Starting to devise – Rhinegold Publishing

Starting to devise


Devising is an important element of all performing arts and drama specifications at KS4 and post 16. The purpose of this article is to provide some generic teaching ideas that might work across all specifications, and to suggest resources that could be used to supplement schemes of work and lesson materials already developed in schools. The main area of focus is on providing interesting stimuli and motivating the students to get started. While this article was written with A2 students in mind, the ideas that follow have been used successfully with BTEC, GCSE and AS-level students. They could also be used as stand-alone drama lessons and activities, or incorporated into other schemes of work.


Subject specifications for BTEC, GCSE and A-level courses require the teacher to provide students with a stimulus to provoke ideas and kickstart the devising process. Fortunately for student and teacher alike, what constitutes a stimulus in the eyes of an exam board can be quite wide-ranging. The different boards suggest similar ideas, such as a piece of music, a factual article from a magazine, a short story, a poem, a picture or photograph, or a collection of props. It is quite easy for you to play safe and offer fairly predictable starting points, or a stimulus that is so open-ended it allows the students to fit their own preconceived or pre-planned ideas to it. But as the exam boards are so open about what could be used, this can be an opportunity for you to try something more imaginative and interactive. We’ve attempted to develop more creative approaches that we hope will engage the emotions and imaginations of the students straightaway. In each case, the stimulus contains a practical element, which encourages students to get on their feet as soon as possible. These approaches have been developed because they also contain clear avenues for research, another important prerequisite of devising modules.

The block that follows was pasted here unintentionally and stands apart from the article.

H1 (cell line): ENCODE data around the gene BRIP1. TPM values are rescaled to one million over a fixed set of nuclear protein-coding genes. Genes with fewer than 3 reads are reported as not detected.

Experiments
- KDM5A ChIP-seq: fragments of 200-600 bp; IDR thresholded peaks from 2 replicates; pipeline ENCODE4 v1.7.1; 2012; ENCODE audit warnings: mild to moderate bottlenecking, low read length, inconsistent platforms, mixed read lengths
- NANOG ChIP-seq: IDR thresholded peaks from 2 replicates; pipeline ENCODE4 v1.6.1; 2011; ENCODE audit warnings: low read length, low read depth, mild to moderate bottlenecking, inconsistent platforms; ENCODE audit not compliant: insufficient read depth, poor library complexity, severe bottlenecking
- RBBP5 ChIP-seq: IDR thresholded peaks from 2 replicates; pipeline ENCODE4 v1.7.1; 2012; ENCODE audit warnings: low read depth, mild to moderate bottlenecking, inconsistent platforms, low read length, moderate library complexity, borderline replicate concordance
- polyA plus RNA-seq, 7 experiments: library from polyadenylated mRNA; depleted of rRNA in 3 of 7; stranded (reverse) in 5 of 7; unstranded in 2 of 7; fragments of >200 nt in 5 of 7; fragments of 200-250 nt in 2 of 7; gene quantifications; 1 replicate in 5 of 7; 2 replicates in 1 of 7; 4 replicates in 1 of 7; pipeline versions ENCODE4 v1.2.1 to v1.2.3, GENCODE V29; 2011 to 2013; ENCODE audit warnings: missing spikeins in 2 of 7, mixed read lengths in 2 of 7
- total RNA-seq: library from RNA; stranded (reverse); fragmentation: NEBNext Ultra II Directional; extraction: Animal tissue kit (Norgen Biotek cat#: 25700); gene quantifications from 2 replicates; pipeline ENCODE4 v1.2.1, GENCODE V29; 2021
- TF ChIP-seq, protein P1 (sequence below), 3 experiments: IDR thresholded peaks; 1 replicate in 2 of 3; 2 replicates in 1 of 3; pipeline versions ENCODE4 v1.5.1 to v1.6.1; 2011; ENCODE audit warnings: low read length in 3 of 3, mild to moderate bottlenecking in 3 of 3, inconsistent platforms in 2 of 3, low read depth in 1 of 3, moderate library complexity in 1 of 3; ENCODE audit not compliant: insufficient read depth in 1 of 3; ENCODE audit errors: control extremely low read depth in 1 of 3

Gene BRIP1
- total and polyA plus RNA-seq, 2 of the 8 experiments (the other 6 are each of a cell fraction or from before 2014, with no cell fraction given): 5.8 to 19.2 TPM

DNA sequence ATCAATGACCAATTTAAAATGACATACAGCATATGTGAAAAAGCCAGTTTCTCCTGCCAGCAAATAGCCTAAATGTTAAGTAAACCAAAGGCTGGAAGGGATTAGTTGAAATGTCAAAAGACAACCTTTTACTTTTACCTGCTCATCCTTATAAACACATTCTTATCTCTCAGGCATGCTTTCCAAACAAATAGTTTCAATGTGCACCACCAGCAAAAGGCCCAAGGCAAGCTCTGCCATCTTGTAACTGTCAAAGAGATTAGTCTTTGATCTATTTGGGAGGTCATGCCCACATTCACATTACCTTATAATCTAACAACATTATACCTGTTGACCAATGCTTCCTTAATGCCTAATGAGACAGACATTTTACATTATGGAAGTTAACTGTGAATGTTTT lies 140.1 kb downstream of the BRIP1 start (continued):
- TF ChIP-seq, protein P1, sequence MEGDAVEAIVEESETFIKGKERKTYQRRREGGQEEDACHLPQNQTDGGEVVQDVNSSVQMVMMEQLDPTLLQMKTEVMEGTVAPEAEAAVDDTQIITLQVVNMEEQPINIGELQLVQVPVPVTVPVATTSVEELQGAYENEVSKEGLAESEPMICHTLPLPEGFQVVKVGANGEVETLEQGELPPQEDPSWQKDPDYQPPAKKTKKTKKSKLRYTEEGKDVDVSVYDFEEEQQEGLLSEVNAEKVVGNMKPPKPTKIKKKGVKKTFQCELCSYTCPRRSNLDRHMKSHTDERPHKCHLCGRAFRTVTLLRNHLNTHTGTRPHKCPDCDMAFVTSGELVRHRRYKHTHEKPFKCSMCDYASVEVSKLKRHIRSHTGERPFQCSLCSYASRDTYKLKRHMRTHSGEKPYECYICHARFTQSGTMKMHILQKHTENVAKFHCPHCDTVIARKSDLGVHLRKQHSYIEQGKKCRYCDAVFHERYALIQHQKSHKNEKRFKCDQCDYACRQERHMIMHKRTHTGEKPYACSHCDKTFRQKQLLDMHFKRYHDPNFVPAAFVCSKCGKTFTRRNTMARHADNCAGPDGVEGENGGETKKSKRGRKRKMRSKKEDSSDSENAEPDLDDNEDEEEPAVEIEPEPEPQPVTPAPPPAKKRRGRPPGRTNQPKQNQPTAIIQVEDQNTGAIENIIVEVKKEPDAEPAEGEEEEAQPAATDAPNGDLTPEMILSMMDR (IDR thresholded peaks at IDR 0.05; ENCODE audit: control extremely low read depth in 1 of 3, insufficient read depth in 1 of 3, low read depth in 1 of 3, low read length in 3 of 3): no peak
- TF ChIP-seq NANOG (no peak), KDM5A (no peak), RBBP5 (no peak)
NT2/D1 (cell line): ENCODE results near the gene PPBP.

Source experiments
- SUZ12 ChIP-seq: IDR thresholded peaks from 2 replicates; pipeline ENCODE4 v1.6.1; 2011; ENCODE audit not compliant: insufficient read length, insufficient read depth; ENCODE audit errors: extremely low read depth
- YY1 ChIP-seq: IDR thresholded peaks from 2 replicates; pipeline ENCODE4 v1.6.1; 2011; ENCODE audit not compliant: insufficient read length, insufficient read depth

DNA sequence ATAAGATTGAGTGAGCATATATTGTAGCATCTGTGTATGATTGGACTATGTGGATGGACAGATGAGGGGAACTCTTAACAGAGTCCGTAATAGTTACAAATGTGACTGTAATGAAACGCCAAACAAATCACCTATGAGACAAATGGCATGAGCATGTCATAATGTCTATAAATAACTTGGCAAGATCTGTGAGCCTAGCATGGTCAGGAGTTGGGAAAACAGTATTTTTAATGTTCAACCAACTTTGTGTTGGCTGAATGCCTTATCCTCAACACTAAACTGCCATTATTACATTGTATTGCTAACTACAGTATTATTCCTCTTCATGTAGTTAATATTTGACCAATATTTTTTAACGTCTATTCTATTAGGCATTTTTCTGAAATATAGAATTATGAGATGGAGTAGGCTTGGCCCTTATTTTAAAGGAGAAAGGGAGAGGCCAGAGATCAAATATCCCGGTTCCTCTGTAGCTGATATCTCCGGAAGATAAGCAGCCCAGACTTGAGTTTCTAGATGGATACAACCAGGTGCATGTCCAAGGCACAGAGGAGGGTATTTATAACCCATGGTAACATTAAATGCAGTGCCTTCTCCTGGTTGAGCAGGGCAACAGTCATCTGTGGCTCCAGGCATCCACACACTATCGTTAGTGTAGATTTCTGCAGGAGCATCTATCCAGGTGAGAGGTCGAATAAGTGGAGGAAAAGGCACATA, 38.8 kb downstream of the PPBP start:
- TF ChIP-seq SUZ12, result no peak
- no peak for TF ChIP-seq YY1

The first approach, which has the students actively engaged in the drama process, employs three well-established conventions:

  • Teacher-in-role
  • Hot-seating
  • Forum theatre

The second approach is a much more visual stimulus, yet one which also requires the students to interact with the material and to adopt a role. It is more open-ended and less personal.

The third approach employs a different drama convention, visualisation, and has the benefit of requiring the students to respond to visual and auditory stimuli, as well as improvised and text-based material.

Number of lessons: 3

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